In order to keep the price that low, Thrustmaster skimped on many other conveniences. The steering wheel rim has no reference that could increase grip. The hands lie on bare plastic. Also, the t128 cannot be screwed to a rig. A supplied clamp serves as the only usable, albeit reliable, fixation on the desk or frame. Finally, the ports for USB-C connectivity, pedals, and power are on the underside so far back that it's uncomfortable to plug in the appropriate cables.

The concept behind the 128's design not only sounds terribly bare bones, it's also as economical as it gets. Does that affect driving pleasure? Surprisingly not. At least not when it comes to the steering wheel as such. It's different with the pedals. We'll get to them in a moment.

Don't expect too much from a steering wheel in this price range. Those who have already gained experience with mid-range devices will miss many nuances in the resistance, and those who have experienced a torque of more than 10 Newton meters almost have the feeling that the t128 does not react at all in curves. This is actually nonsense, but you quickly get used to the high bar of hard force feedback.

Total beginners - and Thrustmaster is targeting them with the t128 - can get used to the concept of a steering wheel without being immediately overwhelmed by the high impact of force. From this point of view, the t128 does its job well. Good times were achieved in test drives with Assetto Corsa Competizione and Formula 1 2022, albeit only with a few activated driving aids.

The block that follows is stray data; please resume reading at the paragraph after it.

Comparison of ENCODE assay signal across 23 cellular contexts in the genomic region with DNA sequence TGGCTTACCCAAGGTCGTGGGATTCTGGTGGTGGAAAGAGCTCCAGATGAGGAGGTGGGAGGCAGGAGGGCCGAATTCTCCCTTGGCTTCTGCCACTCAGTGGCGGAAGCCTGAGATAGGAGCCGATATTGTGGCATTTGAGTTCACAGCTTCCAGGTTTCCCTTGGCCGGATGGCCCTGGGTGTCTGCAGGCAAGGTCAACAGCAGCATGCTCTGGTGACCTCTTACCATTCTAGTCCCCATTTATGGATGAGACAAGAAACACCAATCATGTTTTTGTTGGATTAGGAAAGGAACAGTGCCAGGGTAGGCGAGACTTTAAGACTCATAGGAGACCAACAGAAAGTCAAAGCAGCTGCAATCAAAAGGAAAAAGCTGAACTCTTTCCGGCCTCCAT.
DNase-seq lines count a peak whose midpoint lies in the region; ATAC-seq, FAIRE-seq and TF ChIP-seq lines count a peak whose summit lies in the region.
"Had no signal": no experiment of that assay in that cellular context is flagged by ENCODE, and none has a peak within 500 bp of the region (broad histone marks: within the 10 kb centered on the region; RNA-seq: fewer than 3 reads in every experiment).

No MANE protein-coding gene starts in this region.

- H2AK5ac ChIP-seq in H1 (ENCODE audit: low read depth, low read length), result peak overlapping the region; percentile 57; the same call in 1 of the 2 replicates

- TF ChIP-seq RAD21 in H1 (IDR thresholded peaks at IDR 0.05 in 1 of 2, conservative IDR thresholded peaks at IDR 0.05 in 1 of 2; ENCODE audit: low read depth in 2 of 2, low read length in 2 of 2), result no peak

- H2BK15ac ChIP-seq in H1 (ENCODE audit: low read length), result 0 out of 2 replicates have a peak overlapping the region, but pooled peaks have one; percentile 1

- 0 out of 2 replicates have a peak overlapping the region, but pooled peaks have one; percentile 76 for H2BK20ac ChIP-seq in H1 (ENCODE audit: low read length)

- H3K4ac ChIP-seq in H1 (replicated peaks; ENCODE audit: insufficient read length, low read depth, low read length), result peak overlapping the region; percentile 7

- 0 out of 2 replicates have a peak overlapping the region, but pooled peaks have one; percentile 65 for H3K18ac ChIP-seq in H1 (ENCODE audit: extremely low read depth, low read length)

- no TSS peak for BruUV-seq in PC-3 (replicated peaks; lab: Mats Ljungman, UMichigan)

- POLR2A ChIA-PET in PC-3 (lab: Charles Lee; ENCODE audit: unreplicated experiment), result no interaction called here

If you want to switch off traction or play with tire pressure for durability, you could quickly run into problems because the difference between full tire grip and slipping cannot be differentiated. It is also not so well suited for targeted drifting, which unfortunately is to be blamed on the sluggish gear portion of the transmission. It's stiff, so it doesn't allow lightning-fast countersteering actions. Still, thanks to the maximum rotation of 900 degrees, which can be shortened to 270 degrees, it's flexible enough to cater to both sim beginners and arcade racers alike.

We can report less positive things about the pedals. Long story short, they're damn small. On a plate measuring 27 x 21 centimeters there is one pedal for the accelerator and one for the brake. The footrest is a measly 9.7 x 6.4 cm for the brake and 9.7 x 5 cm for the gas pedal.